Changing Times Reveal Growing Fields
What do you want to be when you grow up? It's the age-old question that still befuddles students today. When your student was young, the answer might have been the president, a movie star or a professional athlete. Now, those answers may have shifted to accountant, social worker, doctor and lawyer. Some students still remain lost in the maze of career choices and have yet to decide upon their path. However, in these ever-changing times, some choices might be more fruitful than others when students seek full-time employment after college.
Technology holds first place as one of the fastest growing and most in-demand fields. When the World Wide Web first made its appearance on the technological world, today's college seniors were about two years old. Now, those students are graduating from college with inherent familiarity working with technology such as computers, smart phones and the Internet.
According to a study by the National Association of Colleges and Employers (NACE) in April 2011, engineering topped the list as the most in-demand degree by employers.
Associate Director of Career Services Kevin Nall said, "We've hit the technology ball. It's come back and reemerged. We're seeing our students who are graduating right now take some really good job opportunities in technology."
Business also stands out as a prominent field on the forefront of today's economy. Part of the growth in this area can be attributed to the baby boomers of the 1940s, '50s and '60s.
"As the boomers begin retiring, they're going to have transactions and financial planning that needs to take place. And so, financial services will be a good area to go into," Nall said. Also, in the same study by NACE, general business was the second most in-demand degree with accounting specifically being third.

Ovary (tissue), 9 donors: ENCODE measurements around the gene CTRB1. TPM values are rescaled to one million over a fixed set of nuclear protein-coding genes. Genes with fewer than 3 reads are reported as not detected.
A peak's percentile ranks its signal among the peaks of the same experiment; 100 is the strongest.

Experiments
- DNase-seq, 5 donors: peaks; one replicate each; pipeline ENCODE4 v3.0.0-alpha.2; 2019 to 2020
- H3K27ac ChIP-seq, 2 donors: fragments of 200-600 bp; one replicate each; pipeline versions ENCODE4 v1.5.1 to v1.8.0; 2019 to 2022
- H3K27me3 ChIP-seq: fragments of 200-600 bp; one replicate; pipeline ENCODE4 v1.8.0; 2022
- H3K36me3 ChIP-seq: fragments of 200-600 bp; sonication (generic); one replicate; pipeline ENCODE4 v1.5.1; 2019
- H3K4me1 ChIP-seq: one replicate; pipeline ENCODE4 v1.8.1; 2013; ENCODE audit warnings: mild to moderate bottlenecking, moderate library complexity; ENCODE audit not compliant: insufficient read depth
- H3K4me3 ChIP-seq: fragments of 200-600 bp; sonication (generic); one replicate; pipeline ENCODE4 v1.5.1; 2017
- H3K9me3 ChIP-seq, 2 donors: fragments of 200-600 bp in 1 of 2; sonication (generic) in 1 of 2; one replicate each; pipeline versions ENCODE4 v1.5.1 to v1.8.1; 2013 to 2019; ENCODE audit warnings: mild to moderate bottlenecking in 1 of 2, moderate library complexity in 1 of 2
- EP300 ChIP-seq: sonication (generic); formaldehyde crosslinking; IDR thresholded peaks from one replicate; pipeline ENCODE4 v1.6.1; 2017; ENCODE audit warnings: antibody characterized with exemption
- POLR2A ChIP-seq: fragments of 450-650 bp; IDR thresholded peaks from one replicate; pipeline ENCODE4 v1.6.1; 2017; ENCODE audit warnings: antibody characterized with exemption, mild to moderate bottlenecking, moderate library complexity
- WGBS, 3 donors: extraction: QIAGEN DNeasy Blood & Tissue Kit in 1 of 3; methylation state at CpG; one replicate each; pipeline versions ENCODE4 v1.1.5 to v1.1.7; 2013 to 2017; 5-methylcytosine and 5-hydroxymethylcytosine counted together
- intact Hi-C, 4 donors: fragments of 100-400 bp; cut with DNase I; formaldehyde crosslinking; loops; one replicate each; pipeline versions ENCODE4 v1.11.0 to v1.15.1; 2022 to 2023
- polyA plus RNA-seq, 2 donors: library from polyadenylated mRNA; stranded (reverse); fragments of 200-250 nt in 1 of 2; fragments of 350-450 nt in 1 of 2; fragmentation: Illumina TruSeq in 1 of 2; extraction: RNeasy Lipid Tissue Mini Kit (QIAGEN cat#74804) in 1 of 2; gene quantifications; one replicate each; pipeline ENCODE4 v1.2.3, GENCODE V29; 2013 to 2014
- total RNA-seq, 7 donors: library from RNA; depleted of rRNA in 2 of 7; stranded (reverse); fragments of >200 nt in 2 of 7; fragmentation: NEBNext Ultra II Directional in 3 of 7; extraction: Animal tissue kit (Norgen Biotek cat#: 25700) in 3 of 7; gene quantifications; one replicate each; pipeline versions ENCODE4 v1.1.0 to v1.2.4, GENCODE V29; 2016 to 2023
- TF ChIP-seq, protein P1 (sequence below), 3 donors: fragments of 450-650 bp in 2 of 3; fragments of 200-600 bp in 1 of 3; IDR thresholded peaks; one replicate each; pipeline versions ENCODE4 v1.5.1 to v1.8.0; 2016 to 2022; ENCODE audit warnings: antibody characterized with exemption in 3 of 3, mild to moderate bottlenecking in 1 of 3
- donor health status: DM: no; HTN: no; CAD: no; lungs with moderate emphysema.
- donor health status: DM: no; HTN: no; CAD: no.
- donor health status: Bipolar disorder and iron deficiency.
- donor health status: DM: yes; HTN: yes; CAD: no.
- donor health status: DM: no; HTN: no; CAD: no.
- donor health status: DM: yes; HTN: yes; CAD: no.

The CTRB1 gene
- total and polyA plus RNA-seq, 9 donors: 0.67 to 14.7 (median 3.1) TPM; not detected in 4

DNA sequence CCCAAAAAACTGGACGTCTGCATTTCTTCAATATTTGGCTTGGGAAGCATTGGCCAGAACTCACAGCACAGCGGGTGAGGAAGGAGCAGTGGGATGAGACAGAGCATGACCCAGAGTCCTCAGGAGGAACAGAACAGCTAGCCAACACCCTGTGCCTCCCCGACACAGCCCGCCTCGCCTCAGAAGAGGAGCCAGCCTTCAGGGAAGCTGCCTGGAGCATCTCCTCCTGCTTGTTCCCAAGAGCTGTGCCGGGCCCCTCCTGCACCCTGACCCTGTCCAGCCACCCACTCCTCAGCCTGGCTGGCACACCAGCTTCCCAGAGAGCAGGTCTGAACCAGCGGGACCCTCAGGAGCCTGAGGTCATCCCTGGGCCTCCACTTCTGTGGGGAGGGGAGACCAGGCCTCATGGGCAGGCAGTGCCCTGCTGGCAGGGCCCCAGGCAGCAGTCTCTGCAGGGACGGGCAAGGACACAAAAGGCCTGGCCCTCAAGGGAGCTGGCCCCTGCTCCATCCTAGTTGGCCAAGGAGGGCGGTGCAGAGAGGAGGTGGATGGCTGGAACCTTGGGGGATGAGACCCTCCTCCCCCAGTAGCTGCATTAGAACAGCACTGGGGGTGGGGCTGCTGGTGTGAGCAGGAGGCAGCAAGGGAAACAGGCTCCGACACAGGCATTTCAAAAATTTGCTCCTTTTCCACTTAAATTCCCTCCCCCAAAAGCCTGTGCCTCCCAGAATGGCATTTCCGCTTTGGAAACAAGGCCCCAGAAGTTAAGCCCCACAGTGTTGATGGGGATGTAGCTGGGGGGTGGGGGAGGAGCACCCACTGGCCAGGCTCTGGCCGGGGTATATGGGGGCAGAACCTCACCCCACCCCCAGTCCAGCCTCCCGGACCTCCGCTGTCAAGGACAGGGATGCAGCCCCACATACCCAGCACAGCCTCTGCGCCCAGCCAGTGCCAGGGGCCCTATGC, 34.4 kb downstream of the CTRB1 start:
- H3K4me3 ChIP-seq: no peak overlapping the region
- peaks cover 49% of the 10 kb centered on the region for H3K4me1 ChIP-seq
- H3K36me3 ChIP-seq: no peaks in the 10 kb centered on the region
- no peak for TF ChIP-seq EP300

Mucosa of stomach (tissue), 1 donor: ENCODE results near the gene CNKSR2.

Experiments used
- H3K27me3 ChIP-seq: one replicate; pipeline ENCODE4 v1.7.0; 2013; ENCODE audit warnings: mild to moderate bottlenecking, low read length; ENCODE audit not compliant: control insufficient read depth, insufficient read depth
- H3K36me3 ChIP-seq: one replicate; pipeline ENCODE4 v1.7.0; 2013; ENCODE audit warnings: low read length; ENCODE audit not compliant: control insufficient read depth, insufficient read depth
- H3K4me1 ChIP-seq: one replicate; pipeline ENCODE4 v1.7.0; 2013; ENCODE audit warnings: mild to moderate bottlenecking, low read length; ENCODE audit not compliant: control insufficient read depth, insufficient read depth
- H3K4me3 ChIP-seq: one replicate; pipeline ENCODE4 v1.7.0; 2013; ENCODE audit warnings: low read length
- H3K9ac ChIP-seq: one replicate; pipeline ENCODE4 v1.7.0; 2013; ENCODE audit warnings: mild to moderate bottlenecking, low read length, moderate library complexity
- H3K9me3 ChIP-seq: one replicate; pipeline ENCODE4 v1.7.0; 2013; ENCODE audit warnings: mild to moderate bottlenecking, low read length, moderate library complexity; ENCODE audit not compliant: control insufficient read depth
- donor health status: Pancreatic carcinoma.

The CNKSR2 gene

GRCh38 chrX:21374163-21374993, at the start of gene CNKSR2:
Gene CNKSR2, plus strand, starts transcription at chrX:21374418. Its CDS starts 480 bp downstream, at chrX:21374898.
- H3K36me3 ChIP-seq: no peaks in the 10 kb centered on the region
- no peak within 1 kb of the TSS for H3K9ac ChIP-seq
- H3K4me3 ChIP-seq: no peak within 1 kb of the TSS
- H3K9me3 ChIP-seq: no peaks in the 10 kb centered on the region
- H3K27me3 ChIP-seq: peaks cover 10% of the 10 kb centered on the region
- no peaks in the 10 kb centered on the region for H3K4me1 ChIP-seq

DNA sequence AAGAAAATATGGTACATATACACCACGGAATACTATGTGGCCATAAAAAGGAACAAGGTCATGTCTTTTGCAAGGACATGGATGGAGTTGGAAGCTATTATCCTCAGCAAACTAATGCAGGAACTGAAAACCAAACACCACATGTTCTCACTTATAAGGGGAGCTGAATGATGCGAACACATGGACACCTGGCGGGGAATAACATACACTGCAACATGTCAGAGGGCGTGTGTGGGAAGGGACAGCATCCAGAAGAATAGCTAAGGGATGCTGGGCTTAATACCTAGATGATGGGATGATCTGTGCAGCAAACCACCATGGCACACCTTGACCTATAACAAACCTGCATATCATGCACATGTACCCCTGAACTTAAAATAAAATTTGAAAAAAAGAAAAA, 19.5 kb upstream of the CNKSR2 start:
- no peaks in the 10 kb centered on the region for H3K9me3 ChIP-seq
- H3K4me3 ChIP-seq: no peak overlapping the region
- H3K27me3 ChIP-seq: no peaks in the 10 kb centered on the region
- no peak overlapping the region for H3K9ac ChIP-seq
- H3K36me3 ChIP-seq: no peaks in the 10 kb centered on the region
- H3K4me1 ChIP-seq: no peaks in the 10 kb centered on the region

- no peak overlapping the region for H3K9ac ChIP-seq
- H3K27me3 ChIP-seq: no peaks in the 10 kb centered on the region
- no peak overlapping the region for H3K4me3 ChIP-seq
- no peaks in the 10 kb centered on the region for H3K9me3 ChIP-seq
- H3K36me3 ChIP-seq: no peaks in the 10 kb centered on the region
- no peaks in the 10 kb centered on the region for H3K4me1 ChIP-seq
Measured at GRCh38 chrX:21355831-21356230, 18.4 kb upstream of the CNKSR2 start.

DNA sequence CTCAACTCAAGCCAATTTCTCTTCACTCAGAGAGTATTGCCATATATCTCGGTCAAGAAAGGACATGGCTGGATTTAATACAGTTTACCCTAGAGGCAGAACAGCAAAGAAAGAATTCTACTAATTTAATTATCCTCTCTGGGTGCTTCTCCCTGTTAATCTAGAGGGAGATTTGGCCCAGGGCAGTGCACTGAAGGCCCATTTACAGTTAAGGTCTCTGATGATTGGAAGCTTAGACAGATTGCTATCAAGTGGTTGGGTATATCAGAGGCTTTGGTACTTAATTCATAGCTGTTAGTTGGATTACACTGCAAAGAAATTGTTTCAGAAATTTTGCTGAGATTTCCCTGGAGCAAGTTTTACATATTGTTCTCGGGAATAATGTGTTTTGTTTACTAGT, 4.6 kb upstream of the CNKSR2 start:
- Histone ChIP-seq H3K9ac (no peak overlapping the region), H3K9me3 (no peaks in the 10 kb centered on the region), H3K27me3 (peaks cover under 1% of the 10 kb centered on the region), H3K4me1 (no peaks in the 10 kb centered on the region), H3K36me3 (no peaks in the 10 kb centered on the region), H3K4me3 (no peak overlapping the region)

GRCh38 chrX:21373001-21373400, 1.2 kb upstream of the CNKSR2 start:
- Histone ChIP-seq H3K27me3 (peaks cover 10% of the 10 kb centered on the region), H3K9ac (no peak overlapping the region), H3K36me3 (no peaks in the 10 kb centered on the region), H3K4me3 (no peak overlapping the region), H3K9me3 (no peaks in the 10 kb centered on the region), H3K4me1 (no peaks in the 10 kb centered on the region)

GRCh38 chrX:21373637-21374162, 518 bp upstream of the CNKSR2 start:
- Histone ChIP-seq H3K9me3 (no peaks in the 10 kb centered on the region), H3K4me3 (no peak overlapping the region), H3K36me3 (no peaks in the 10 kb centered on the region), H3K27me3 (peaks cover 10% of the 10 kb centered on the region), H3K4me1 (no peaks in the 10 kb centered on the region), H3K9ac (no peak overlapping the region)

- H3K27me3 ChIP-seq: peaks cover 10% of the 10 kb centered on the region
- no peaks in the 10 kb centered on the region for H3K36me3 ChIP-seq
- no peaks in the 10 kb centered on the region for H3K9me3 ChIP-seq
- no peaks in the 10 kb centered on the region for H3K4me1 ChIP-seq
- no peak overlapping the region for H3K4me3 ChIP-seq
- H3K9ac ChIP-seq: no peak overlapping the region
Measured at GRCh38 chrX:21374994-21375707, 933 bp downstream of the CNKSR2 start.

Healthcare offers a myriad of career opportunities to students as well. As the baby boomer generation grows older, healthcare will have more patients than in the past. More help will be needed to account for this increase in patients.
"I would say that healthcare is growing as well. That could be anything from physicians to dentists to physical therapists to speech therapists. Therapy related fields will keep growing as the baby boomers continue to age," Nall said.
However, healthcare differs slightly from technology and business in that it usually requires more advanced degrees.
While these fields are the fastest growing, parents shouldn't fret if their student has chosen a different path. According to the NACE study, employers plan to hire 19.3 percent more graduates this year than last. Finding a job in other fields certainly is achievable.
If students do not have a defined career path or if they simply want to know more information about a career, they can visit the Baylor Career Services office for more information and guidance. Career Services also has material specific to parents, which could be useful in facilitating conversations about your student's future career.